In August 1976, a message was sent presumably from the Australian Embassy in Beijing back to Canberra concerning the Khmer Rouge ambassador to China.
The memo stated that “For a long time after the victory of the Khmer rouge in 1975 the embassy in Beijing was virtually incommunicado except presumably, to a very few fraternal near neighbours.”
This memo, however, point to certain changes that had taken place in the summer of 1976. First, a certain Pich Cheang had been promoted to fill the position of ambassador. And second, Pich Cheang had “gradually become a familiar smiling face at diplomatic functions.”
While this development was welcomed by the Australian representative in Beijing, there was nonetheless still a problem, namely that Pich Cheang was “hampered in communication by an inability to speak any of the lingua francas of Beijing – Chinese, English or French.”
That said, Pich Cheang was apparently working hard to learn English, and the writer of this memo stated that this “may be a sign of a new desire to bridge some of the gaps that separate Kampuchea from normal international intercourse.”
Having read this report, I wondered what ever became of Pich Cheang. Serving in such a sensitive position, I knew that the chances that he might have been purged were high.
In searching on the Internet for his name, however, I found him cited in a BBC article from March 1998. That was when Cambodian government troops overran the remaining Khmer Rouge base, Anlong Veng.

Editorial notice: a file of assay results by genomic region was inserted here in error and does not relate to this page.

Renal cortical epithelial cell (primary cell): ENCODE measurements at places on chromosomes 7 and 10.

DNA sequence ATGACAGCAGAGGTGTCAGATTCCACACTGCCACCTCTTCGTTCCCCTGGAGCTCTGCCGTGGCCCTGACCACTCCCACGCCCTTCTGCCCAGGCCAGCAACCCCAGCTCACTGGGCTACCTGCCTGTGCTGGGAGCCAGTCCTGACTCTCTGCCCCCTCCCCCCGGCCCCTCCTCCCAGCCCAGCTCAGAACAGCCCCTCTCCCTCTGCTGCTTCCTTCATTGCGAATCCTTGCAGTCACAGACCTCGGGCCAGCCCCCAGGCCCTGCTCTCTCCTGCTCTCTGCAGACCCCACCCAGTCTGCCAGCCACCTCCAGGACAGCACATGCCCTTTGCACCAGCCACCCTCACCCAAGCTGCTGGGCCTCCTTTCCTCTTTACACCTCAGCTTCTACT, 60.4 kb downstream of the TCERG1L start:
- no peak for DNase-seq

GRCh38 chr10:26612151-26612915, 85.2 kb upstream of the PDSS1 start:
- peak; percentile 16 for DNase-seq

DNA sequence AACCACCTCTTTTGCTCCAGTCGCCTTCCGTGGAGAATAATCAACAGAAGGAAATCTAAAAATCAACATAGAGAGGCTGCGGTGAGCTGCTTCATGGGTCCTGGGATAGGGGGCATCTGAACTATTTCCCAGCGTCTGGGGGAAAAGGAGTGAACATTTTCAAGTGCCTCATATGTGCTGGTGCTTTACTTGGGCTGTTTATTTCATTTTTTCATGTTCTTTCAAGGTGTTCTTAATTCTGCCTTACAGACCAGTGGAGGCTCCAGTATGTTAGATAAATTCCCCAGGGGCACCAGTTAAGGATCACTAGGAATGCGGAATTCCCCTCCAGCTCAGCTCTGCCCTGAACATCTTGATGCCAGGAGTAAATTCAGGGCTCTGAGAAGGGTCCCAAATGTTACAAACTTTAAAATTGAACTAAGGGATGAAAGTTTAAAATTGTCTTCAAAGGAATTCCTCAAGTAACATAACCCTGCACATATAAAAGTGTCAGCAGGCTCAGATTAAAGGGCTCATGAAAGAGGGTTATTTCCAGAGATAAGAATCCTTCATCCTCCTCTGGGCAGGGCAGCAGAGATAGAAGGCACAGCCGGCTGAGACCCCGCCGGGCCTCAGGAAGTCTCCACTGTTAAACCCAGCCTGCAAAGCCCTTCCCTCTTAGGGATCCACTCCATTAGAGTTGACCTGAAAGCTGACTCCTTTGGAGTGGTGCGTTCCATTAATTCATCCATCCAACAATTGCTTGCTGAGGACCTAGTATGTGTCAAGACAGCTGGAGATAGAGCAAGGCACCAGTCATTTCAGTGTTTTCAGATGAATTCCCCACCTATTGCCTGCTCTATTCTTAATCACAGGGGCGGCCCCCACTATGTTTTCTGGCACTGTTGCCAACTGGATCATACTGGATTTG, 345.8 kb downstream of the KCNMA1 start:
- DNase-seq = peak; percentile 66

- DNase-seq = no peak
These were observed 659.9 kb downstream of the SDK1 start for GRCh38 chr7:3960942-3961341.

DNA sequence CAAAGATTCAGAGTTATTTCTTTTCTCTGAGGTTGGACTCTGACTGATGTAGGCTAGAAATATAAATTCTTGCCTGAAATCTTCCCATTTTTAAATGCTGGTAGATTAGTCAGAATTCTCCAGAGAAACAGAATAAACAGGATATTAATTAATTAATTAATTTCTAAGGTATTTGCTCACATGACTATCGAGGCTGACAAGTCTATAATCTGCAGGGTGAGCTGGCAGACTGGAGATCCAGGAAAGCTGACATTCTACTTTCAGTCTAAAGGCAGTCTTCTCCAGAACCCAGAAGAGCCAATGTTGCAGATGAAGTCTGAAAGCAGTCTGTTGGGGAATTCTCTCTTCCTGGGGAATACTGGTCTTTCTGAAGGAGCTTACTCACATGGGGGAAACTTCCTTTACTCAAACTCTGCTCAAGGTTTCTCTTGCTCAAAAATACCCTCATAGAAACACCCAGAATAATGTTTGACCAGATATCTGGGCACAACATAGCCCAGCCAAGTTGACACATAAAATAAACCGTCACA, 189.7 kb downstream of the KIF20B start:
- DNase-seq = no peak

The remnants of the Khmer Rouge had started to seriously fracture by that point, starting a year earlier when Ta Mok put Pol Pot on trial and took over control of the organization.
It is clear from the BBC report that the Cambodian government troops were aided by Khmer Rouge who were disillusioned with Ta Mok’s effort to take control of the Khmer Rouge, and who defected to their side.
One person who did so was Pich Cheang. He was clearly upset at Ta Mok. This is what the BBC reported on 29 March 1998:
“Ta Mok is the man who is responsible for the fall of our ideology,” said defector Pich Cheang, who was the Khmer Rouge ambassador to China from 1975 to 1984.
“Since he arrested Pol Pot and tried Pol Pot [last June and July] he has been in charge of everything. A real dictator. He doesn’t listen to anyone. He didn’t give anybody a chance to do their work.”
“I expect all of our comrades and friends to come to join us because no one has any faith in Ta Mok anymore,” he told a reporter from a French news agency.
“Ta Mok killed the revolution that Democratic Kampuchea had built,” he said.
So it looks like Pich Cheang did end up learning a “lingua franca.” He made these comments to someone from a French news agency, but perhaps they were made in English.
In any case, contrary to what the Australian government official wondered in 1976, the efforts of Pich Cheang to learn English and smile at diplomatic functions clearly did not lead him to “bridge some of the gaps that separate Kampuchea from normal international intercourse.”
Instead, it looks like Pich Cheang remained devoted to the Khmer Rouge’s radical revolutionary vision all the way to the end.